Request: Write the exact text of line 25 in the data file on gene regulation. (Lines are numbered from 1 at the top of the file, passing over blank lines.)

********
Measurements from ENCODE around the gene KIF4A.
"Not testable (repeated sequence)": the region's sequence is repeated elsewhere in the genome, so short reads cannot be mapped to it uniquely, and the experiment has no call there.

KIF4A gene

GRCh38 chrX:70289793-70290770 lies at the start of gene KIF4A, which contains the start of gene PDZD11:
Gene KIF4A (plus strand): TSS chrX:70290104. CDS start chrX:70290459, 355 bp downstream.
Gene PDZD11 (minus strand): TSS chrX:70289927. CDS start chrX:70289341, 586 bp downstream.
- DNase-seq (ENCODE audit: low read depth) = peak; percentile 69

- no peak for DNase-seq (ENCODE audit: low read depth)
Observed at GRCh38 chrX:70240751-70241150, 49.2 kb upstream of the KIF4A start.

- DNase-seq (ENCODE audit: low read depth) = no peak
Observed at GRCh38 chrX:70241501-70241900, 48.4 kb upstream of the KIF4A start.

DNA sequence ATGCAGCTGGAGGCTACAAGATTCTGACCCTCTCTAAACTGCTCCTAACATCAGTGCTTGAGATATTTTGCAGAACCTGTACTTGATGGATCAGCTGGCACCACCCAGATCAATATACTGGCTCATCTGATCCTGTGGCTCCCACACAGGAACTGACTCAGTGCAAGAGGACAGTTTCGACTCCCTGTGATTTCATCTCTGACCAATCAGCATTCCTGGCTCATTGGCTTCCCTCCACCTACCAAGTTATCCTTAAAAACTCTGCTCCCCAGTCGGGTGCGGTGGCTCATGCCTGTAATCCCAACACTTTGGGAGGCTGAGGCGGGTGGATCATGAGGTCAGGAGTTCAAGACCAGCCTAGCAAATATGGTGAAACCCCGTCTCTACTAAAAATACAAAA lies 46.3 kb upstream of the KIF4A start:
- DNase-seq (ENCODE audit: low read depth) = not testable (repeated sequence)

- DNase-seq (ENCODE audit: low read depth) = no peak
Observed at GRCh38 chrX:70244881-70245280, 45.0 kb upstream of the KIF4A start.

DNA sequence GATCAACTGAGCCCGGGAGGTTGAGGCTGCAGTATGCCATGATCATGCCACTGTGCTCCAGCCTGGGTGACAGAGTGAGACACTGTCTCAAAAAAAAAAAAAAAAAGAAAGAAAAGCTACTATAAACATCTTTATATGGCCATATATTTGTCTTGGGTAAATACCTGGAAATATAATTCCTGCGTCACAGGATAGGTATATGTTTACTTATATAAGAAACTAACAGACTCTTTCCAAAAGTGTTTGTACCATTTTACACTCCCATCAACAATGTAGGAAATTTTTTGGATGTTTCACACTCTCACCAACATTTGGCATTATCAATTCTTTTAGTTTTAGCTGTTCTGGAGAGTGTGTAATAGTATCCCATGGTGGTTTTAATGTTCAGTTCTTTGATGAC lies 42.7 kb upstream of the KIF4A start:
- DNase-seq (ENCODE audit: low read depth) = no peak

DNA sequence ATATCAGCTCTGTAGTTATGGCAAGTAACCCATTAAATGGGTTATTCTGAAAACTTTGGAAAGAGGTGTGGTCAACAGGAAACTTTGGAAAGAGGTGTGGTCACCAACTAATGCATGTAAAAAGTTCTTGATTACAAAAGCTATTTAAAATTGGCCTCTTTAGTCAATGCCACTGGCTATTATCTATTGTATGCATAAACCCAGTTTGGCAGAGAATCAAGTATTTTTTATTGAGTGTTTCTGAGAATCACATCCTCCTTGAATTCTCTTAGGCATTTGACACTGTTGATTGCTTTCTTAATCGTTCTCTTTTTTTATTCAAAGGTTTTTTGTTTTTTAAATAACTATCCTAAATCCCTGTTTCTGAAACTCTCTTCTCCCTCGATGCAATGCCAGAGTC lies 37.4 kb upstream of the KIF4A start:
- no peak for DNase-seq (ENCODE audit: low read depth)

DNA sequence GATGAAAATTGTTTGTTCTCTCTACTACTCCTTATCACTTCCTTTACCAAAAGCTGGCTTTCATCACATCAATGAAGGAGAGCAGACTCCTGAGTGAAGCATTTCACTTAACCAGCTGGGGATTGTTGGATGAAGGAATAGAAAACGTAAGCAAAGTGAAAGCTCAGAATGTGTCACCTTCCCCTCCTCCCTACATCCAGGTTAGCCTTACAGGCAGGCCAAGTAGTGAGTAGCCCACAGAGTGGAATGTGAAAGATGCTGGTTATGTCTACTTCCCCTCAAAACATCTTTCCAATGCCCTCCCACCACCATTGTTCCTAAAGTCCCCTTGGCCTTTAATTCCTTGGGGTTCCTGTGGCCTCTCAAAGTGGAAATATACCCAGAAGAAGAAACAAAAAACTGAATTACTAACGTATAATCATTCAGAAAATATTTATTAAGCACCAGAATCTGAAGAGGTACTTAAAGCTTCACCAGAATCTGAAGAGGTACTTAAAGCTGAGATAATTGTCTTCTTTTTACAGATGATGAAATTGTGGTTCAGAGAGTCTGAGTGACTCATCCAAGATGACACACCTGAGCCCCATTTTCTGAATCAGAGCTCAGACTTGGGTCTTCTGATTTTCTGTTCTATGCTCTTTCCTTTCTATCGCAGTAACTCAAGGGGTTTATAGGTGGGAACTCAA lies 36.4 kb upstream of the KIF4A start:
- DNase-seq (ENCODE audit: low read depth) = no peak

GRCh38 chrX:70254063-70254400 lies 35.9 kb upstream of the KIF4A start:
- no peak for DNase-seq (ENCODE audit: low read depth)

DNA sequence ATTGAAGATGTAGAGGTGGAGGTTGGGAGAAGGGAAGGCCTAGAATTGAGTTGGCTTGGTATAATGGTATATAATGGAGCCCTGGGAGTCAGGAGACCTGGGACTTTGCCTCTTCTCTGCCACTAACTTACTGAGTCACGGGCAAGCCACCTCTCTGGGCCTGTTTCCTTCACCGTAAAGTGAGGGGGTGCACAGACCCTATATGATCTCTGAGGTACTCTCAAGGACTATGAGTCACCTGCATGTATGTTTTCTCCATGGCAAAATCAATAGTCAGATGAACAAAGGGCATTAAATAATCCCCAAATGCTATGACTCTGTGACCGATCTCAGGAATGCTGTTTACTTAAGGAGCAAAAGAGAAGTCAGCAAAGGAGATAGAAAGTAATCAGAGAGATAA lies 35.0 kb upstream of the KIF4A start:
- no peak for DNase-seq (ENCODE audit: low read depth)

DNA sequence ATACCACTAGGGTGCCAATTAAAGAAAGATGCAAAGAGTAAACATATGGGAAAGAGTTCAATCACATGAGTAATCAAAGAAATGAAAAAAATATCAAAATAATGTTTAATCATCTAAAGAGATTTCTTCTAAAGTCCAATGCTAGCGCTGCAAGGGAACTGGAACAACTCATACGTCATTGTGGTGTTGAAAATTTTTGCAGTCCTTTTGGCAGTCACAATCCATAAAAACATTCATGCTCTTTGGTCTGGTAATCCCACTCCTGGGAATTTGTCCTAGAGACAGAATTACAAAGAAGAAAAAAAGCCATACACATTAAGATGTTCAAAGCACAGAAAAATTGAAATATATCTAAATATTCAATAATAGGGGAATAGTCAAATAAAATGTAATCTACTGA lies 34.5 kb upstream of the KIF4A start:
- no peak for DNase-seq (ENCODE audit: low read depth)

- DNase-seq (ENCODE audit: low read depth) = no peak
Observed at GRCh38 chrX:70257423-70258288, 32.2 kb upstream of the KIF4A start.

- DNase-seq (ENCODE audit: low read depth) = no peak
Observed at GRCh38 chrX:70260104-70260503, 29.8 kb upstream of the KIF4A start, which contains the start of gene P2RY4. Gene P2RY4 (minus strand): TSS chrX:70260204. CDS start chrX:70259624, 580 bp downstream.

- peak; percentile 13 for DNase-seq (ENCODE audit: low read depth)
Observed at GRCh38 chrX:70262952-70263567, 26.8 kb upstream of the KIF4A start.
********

- no peak for DNase-seq (ENCODE audit: low read depth)